A Scratching Outlet

Giving your cat a place to scratch early on may help prevent household damage. Learn about the different types of scratching objects.

Cat and Scratching PostScratching has a variety of functions for cats, the most important of which is marking territory. Other functions include claw maintenance, stretching muscles and tendons and play, especially in kittens. Because scratching is so important, it is not realistic to prevent a cat from scratching. Instead, cats need to be encouraged to scratch items meant for them and to leave furniture and other household items alone.

Cats tend to develop preferred scratching locations to which they return repeatedly. Thus, it will be easier if from the first day as many objects with potential “scratch appeal” are made temporarily unappealing while acceptable scratching items are made available and attractive. The arms and backs of furniture can be covered with plastic, and drapes can be scented with deodorizing sprays with strong floral or citrus odors that cats find unpleasant. The kitten can also be confined away from tempting items when left unsupervised for short periods.

Just as cats develop location and surface preferences for elimination based partially on early experience, they also have individual preferences for where and what they like to scratch. Consider providing several different types of objects initially to see what the kitten prefers. Try at least one vertical object, such as a post, and one horizontal surface, such as a cardboard scratching box. Place these objects where the cat is most likely to be motivated to scratch: near his bed or where the kitten plays. Your cat may use more than one scratching object regularly.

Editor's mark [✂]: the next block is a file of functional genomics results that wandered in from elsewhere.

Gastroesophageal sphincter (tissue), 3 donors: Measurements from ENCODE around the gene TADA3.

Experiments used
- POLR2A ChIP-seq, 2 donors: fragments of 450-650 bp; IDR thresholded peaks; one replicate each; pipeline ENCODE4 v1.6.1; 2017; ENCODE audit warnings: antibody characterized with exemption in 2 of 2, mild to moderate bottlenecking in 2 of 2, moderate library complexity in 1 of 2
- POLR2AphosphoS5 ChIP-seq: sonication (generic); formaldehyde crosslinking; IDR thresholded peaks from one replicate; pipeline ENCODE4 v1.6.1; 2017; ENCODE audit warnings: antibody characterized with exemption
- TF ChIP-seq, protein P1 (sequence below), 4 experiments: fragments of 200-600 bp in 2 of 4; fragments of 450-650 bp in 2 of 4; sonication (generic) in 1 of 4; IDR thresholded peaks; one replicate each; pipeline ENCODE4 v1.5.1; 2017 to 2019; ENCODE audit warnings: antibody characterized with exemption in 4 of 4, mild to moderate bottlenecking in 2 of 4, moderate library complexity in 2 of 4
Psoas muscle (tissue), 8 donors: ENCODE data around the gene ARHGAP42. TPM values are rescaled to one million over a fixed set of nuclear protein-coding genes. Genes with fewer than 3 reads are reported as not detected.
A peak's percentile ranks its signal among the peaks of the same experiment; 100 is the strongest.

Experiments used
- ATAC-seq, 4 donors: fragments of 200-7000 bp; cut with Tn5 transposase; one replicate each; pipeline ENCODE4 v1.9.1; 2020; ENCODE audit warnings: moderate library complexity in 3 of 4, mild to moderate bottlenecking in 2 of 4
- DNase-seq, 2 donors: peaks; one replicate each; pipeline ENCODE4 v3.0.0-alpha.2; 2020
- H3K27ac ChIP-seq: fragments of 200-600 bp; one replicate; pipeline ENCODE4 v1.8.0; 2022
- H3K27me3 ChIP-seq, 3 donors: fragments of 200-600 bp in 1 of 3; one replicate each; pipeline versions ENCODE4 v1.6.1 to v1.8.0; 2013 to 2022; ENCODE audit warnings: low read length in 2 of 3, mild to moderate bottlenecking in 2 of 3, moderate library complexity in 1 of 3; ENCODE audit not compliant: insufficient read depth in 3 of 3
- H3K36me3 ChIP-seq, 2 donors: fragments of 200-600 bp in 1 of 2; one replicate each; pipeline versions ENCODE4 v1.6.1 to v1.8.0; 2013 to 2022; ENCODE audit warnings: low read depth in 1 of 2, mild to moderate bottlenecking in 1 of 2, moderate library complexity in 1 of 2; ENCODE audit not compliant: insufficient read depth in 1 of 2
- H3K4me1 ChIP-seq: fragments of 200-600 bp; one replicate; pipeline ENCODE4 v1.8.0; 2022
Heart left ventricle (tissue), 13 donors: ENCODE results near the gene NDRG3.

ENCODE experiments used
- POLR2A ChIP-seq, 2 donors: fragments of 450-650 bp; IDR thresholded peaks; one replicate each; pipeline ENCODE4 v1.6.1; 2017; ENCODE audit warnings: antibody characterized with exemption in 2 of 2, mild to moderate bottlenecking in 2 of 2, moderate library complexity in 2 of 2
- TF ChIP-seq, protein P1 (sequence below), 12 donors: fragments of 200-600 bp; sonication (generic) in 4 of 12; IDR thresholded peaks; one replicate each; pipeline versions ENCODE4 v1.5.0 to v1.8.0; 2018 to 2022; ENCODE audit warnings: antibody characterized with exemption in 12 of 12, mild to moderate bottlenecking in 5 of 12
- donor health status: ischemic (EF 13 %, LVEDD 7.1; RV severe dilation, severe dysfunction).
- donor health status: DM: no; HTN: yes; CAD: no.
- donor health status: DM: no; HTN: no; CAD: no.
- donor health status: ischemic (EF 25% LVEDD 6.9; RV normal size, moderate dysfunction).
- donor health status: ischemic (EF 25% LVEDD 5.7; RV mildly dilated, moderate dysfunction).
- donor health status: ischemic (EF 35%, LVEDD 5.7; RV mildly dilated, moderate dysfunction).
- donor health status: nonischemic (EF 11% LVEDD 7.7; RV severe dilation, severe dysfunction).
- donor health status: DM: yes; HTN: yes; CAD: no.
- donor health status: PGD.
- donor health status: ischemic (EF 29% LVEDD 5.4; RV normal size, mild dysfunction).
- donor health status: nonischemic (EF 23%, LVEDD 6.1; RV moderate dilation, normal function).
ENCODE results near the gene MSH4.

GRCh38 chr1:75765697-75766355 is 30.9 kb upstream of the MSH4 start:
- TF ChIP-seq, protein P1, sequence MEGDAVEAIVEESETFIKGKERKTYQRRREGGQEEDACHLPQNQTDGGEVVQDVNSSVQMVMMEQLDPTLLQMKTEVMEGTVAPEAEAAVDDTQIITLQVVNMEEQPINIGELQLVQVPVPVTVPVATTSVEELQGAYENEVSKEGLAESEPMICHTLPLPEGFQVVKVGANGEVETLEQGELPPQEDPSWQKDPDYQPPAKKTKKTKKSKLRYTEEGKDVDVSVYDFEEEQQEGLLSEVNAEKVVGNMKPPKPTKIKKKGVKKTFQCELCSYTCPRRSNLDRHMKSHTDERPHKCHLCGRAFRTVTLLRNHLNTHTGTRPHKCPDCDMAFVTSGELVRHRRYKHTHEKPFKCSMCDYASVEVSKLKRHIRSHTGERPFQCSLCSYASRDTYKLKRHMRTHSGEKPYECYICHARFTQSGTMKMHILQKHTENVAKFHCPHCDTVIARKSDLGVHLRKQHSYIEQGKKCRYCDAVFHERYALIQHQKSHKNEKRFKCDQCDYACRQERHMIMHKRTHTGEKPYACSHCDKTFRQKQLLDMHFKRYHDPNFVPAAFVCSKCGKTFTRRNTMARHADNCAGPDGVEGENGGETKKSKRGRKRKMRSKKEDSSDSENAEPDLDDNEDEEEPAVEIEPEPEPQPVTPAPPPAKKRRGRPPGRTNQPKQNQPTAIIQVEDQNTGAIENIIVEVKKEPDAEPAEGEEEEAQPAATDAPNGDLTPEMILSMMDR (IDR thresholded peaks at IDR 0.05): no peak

Styles are available to fit any budget, from a simple cardboard scratcher to an elaborate 6-foot tree. Some are covered with carpet only, while others have sisal in the scratching areas, which helps extend the life of the post. Specialty manufacturers make designs with natural wood or carpet fashioned into palm trees, airplanes or other forms that make great conversation pieces.

Scenting scratching objects with catnip or attaching a toy on a spring to the top of a post will encourage most cats to begin using them. Some cats will be enticed to scratch by the sound of you scratching the object. Taking the cat to the scratching object and moving his legs up and down is not recommended. The cat will not associate this action with its natural scratching habits.

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Behavior and Training · Cats